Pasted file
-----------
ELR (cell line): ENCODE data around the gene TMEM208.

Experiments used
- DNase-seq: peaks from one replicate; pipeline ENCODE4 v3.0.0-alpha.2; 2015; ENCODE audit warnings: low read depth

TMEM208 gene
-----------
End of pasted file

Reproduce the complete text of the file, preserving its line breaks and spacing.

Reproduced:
ELR (cell line): ENCODE data around the gene TMEM208.

Experiments used
- DNase-seq: peaks from one replicate; pipeline ENCODE4 v3.0.0-alpha.2; 2015; ENCODE audit warnings: low read depth

TMEM208 gene